"It's very hard for them to escape this situation by themselves, while the state and the public don't do anything to help them," she says, citing a reluctance on the part of many potential employers to hire Roma. "This is the problem no one wants to solve."
Joblessness is exacerbated by the current economic slowdown brought on in part by Russia's 2014 annexation of Crimea, an ongoing war with Moscow-backed separatists in the industrial Donbas region, and the related souring of economic ties with Russia.
Where To Turn?
After dozens of young men in balaclavas stormed a Romany encampment in a forested suburb of Lviv on May 10 -- burning down tents as the horrified "travelers" fled -- Yurchenko says it took him a week to convince a Romany man beaten up by the attackers to file a police complaint.
Police soon closed the investigation, calling the arson a case of "negligent use of fire."
The apparent lack of urgency, in the Lviv case, in both recent Kyiv incidents, and when more than a dozen masked men fired into the air and torched tents to evict Roma from another improvised camp in the western Ternopil region, concerns Romany activists and international rights groups.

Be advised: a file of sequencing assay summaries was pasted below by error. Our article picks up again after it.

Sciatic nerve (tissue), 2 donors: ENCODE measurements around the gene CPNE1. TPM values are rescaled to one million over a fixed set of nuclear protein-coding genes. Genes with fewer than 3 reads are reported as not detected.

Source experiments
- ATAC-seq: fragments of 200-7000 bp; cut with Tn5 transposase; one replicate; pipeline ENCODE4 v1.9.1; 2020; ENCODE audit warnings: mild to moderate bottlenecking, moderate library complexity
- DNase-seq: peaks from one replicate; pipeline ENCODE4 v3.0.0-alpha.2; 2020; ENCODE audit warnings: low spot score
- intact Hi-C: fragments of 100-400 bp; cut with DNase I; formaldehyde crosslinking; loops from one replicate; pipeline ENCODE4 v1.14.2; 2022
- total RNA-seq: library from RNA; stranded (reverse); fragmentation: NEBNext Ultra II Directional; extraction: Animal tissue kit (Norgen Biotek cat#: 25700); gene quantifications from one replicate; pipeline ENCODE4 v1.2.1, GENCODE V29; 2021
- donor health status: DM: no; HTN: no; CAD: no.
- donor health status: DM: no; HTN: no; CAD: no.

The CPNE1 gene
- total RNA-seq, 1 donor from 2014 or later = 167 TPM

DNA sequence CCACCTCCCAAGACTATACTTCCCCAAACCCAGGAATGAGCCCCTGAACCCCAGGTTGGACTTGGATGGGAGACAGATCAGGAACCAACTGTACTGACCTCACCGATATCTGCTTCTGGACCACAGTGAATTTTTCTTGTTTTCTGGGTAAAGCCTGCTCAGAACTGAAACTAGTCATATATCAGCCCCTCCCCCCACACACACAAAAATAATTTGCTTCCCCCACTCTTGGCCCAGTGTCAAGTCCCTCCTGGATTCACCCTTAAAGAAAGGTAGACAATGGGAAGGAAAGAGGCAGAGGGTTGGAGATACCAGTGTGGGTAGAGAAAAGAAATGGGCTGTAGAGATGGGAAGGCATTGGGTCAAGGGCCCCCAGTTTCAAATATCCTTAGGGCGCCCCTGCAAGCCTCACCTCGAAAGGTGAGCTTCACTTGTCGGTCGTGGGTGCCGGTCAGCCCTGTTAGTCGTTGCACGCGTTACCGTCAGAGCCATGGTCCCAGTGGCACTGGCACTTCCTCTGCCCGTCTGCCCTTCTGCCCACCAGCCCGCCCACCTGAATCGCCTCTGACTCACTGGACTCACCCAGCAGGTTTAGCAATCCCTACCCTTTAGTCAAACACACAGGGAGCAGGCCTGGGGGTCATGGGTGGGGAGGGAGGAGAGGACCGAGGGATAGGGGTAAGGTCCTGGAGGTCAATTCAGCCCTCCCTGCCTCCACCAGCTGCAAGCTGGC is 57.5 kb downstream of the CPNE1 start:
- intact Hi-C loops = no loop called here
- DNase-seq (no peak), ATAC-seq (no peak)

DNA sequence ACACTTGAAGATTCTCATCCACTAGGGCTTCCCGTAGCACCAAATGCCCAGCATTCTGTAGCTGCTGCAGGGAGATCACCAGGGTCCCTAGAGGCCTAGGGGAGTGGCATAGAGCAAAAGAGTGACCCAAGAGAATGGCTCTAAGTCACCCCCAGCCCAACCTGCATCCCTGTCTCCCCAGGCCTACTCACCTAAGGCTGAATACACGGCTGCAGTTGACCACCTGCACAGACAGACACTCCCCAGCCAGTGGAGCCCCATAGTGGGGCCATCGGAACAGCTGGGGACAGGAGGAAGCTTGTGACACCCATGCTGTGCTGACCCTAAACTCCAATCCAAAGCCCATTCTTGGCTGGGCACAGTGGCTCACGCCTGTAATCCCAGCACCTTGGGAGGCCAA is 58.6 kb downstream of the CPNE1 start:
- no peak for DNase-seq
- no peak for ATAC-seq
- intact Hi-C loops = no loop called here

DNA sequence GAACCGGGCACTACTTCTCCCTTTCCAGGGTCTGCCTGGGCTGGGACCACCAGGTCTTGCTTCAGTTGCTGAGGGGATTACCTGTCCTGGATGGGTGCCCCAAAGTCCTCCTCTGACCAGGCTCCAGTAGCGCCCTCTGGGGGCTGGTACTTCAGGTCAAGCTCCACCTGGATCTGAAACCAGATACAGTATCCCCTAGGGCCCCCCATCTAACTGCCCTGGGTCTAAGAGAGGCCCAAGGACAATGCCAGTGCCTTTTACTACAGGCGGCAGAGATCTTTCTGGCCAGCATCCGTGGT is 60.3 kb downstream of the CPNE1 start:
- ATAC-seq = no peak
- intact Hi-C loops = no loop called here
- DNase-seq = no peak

"This is turning into a tendency, this is not just an accident," Mykola Burlutskiy, a Baptist pastor, who is Romany, from the eastern city of Kharkiv, tells RFE/RL. "People are depressed, they are frightened."
UN officials and the United States Embassy have urged Kyiv to investigate the recent attacks, but there has yet to be a single prosecution in any of the four cases.
Back in Lviv, Yurchenko fears that if authorities are slow to punish the perpetrators of such incidents, "a chain reaction" of violence could follow.
But he also finds hope in the younger generation of Roma eager for social justice.
"The youngsters are taking up the banner," Yurchenko says. "There's a new generation of [Romany] civil activists, there are more of them than us, and they're better educated."
* CORRECTION: This story has been amended to correct the first name of Ivan Korzhov. We regret the error.